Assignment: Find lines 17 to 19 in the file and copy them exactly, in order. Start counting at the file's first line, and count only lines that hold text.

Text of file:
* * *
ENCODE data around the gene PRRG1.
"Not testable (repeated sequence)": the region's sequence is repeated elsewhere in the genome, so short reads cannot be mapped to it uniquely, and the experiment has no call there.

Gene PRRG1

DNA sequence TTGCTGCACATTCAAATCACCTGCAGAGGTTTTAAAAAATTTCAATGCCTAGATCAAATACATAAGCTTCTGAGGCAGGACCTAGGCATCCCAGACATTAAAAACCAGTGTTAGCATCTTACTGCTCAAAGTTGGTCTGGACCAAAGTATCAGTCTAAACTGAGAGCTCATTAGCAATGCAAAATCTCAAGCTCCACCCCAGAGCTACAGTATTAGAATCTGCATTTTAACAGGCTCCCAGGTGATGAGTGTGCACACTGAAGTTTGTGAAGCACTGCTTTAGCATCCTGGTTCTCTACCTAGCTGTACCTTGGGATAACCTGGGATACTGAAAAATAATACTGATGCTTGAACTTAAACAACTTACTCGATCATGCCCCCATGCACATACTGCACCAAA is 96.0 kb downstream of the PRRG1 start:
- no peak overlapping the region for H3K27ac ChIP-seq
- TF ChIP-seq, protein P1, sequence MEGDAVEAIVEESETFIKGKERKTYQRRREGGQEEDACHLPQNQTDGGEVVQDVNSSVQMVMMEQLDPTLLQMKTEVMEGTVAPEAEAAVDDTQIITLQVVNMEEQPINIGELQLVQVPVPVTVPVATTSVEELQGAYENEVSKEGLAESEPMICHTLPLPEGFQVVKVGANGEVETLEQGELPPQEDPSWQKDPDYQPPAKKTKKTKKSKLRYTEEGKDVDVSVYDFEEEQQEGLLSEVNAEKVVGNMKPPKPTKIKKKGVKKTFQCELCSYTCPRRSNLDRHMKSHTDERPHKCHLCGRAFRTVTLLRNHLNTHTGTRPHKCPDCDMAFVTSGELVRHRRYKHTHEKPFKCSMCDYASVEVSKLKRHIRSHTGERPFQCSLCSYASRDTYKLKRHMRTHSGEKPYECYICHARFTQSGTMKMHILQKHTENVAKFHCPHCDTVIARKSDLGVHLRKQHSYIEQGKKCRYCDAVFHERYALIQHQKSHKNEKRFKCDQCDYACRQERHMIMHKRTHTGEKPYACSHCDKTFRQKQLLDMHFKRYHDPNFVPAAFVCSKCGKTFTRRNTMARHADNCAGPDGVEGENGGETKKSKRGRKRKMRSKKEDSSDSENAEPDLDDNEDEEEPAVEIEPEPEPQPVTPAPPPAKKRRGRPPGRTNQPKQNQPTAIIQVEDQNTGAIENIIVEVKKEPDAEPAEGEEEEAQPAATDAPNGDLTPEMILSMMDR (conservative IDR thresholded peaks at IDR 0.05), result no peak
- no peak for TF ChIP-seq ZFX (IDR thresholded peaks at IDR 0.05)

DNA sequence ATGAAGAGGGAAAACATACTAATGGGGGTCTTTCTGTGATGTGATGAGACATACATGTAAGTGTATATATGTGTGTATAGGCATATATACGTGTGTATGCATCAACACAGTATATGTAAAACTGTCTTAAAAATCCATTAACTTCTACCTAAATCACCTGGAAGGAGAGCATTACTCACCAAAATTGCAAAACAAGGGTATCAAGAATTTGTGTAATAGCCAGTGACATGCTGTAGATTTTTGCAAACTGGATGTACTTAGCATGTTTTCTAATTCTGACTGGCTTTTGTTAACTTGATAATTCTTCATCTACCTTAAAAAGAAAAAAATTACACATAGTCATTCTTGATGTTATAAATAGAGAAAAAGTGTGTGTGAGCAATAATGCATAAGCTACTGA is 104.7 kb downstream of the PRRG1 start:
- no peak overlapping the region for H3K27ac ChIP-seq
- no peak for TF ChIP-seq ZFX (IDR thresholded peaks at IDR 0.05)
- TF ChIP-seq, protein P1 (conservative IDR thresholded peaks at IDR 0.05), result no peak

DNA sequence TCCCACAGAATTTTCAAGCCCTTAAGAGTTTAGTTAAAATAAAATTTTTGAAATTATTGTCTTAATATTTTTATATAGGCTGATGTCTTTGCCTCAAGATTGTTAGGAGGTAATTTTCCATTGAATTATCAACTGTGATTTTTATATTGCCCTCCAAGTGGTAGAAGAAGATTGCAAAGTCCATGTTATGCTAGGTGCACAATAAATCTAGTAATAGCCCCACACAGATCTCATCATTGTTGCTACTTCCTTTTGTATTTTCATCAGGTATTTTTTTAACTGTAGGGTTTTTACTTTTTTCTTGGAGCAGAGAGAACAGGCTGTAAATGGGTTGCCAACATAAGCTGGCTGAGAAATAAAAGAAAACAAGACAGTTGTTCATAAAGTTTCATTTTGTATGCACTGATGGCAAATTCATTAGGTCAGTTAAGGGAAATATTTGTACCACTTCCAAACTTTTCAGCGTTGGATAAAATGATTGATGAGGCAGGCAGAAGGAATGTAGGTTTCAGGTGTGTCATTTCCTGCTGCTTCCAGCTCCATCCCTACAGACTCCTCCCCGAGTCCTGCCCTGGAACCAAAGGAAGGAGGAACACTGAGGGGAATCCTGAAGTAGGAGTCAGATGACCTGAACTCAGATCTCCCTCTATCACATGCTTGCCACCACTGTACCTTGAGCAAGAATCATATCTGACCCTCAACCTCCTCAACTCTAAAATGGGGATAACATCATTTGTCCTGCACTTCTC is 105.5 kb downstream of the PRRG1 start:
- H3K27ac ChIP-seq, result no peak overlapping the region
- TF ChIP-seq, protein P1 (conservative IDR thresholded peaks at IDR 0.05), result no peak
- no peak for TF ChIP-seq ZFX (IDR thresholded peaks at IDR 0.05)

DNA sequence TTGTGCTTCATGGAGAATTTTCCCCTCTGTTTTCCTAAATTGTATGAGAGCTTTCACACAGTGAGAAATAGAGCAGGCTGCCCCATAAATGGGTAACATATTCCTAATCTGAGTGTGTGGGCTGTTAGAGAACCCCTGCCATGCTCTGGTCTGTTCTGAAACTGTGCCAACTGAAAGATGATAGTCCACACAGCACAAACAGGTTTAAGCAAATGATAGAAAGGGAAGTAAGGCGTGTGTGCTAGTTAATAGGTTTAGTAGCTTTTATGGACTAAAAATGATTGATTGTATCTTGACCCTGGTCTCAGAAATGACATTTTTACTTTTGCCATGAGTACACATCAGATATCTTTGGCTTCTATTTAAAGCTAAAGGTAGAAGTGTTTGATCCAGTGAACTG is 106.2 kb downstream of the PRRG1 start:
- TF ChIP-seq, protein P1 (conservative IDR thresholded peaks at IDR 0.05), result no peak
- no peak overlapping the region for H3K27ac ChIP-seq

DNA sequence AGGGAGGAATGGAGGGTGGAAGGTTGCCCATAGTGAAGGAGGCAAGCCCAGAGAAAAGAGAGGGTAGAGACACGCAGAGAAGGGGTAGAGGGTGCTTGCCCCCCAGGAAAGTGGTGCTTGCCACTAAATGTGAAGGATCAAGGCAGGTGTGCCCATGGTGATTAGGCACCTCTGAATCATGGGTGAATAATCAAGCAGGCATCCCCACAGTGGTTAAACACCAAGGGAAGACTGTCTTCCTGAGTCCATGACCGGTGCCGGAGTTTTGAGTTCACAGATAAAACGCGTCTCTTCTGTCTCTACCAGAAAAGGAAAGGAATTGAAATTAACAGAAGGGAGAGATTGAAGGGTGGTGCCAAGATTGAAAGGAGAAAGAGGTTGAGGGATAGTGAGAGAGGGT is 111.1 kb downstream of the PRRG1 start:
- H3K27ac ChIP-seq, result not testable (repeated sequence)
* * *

- TF ChIP-seq, protein P1 (conservative IDR thresholded peaks at IDR 0.05), result no peak
- no peak overlapping the region for H3K27ac ChIP-seq

DNA sequence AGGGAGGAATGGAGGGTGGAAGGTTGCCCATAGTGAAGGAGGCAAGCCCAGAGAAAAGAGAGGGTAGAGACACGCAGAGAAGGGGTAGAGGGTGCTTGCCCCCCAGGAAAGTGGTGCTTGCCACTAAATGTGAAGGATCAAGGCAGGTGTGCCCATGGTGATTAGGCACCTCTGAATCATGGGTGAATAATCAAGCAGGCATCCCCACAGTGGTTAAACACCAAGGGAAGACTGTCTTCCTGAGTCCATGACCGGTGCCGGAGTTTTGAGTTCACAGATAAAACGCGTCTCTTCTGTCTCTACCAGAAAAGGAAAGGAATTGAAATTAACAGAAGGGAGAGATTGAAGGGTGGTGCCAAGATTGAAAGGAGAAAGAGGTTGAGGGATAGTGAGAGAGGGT is 111.1 kb downstream of the PRRG1 start: